Well-designed assessments using ChatGPT might be in stages, where the first stage is to use ChatGPT 3 or 4 to help draft an essay outline and give feedback on draft paragraphs. High level cognitive skills are needed to refine the input instruction to ChatGPT so that higher quality, more accurate outputs are generated. The next stage is to use unique human skills to develop the answer and add depth, drawing on lived experience and case studies. AI could also be used to analyse and assess the quality of student work, providing feedback on areas where students need to improve and personalising the learning experience.
Using AI to generate learning objectives, formative assessment exercises, summary information and sources could deliver significant workload reduction for staff. We can already anticipate that generative AI engines will soon be able to draft reports, create presentations and images, and summarise meetings for us.
While it might take a long time for automated marking of written work to be acceptable and publicly trusted, the interim development of double marking engines could reduce academic workload and significantly reduce bias.
Taking a critical view
A further issue lies in the lack of transparency of current generative AI systems. Universities spend a substantial amount of time teaching students to critically evaluate sources and develop good judgement with respect to identifying and processing the data and information on which they develop their ideas and views. There is a fundamental lack of openness about how ChatGPT, for example, ensures the quality of the judgements it makes and the quality of the information informing those judgements. As one delegate noted, “no human knows for a given set of inputs what the outputs of the AI will be.” This means that detecting AI content will always be an algorithms arms race, but also offers real opportunity to develop students’ skills.
With an expectation that a conservative approach will be taken in compulsory education curriculum and assessment, it will be imperative that universities develop AI use as a core digital skill.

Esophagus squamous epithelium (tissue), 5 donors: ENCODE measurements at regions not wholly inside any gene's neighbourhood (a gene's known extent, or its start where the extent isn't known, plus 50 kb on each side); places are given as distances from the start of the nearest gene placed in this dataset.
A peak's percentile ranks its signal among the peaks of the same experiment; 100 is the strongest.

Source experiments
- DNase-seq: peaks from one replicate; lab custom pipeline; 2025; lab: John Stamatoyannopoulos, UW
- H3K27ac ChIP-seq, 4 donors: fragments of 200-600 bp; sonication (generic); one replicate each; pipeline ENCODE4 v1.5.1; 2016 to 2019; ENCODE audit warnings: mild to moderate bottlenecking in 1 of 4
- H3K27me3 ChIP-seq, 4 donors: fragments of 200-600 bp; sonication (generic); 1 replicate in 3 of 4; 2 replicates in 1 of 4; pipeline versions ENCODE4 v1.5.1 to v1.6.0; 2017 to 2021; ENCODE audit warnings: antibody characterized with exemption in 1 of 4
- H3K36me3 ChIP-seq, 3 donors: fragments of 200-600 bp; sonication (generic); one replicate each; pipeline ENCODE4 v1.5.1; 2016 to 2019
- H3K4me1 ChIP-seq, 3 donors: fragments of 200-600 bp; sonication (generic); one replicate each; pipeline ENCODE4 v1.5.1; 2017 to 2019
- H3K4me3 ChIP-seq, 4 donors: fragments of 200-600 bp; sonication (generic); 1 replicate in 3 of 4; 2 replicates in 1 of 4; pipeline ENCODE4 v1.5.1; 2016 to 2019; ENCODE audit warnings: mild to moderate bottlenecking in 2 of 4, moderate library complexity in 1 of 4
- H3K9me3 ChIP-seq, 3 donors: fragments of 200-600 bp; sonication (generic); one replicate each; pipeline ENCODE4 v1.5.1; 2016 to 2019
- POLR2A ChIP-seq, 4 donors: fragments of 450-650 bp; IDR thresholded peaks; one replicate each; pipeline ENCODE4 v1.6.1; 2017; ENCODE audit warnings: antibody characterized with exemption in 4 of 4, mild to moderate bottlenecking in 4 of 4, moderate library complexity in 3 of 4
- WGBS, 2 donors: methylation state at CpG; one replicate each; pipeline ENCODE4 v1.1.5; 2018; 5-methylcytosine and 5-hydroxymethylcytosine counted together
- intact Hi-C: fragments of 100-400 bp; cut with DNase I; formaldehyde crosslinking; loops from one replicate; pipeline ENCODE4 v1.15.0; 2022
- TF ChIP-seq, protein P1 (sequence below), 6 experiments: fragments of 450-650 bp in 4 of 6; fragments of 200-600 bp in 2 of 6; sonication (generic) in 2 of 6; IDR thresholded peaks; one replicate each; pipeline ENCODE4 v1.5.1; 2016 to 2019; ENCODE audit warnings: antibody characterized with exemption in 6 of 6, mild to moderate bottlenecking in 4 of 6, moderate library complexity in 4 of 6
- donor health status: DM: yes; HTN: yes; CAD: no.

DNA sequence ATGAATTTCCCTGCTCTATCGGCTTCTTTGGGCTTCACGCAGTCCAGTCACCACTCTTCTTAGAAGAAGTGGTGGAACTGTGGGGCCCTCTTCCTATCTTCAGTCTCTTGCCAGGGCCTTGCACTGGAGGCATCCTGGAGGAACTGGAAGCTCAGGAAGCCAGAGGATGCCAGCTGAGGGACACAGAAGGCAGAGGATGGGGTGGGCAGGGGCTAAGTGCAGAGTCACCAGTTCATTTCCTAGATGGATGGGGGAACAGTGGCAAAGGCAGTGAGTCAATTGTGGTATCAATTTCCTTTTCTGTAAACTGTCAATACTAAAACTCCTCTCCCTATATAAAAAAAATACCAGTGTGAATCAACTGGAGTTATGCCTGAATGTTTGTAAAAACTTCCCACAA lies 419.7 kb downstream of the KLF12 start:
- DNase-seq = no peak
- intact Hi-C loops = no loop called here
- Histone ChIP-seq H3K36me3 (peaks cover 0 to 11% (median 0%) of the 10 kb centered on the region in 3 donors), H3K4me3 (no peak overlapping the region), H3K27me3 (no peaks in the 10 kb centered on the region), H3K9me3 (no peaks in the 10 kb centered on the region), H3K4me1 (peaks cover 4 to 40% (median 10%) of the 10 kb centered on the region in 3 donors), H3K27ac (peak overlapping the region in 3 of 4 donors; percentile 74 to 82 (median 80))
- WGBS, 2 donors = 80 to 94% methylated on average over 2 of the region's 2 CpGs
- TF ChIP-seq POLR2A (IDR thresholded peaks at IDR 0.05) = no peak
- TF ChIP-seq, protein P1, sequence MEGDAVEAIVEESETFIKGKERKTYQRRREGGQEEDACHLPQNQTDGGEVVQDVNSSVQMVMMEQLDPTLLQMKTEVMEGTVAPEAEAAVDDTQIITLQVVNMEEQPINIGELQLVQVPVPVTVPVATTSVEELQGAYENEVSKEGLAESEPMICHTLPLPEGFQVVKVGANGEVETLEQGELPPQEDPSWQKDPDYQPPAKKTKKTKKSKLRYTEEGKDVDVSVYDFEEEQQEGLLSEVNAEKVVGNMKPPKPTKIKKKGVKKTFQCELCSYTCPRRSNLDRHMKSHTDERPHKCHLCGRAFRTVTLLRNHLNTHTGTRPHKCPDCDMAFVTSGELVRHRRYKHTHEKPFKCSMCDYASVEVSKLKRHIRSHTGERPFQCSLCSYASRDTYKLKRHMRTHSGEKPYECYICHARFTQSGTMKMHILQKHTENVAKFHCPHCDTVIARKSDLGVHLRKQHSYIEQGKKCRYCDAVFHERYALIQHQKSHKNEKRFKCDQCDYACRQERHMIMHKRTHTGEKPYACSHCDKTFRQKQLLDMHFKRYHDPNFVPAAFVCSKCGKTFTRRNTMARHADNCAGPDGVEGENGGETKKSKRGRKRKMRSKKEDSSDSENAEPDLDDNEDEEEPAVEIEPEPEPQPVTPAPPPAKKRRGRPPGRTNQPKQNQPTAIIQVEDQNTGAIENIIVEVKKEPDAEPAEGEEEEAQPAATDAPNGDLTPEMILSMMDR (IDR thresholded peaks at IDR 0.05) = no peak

It is clear is that our students will graduate into an AI-augmented world in their new careers. Universities have a responsibility to prepare them for this reality and provide them with opportunities to experiment with AI tools, to understand their potential, and teach them to employ ethical approaches to their use.
Crucially, educators themselves need to take the time fully to understand what AI is, how it works and how we use it with care, rather than sleepwalking into an AI-driven world. The sector is on the back foot at the moment and in reactive mode – AI is ahead of us and we are running hard to catch up.
Nevertheless, the leaders at the Jisc-Emerge HE edtech board felt there was widespread enthusiasm to explore and experiment, and drew a parallel with Covid. Should staff be simply allowed to experiment, as they did with working from home, and learn over time the best way to use AI, giving educators permission to try things out and accept that some things won’t work? Or is an institutional, top-down strategic approach necessary and will we soon be seeing Deans of AI in position? Smaller institutions and providers will need to do the same kind of work but will struggle with resources, so the argument for a sector-wide approach is a strong one.
- If you are interested in the work of the Jisc-Emerge Edtech Board, please contact Mary Curnock Cook or Nic Newman. Previous research reports from the Board can be found here.
- To keep up to date with the latest AI developments for education you may want to follow the work of Jisc’s national centre for AI which provides thought leadership reports, events, practical guidance and pilots for the latest developments in education AI: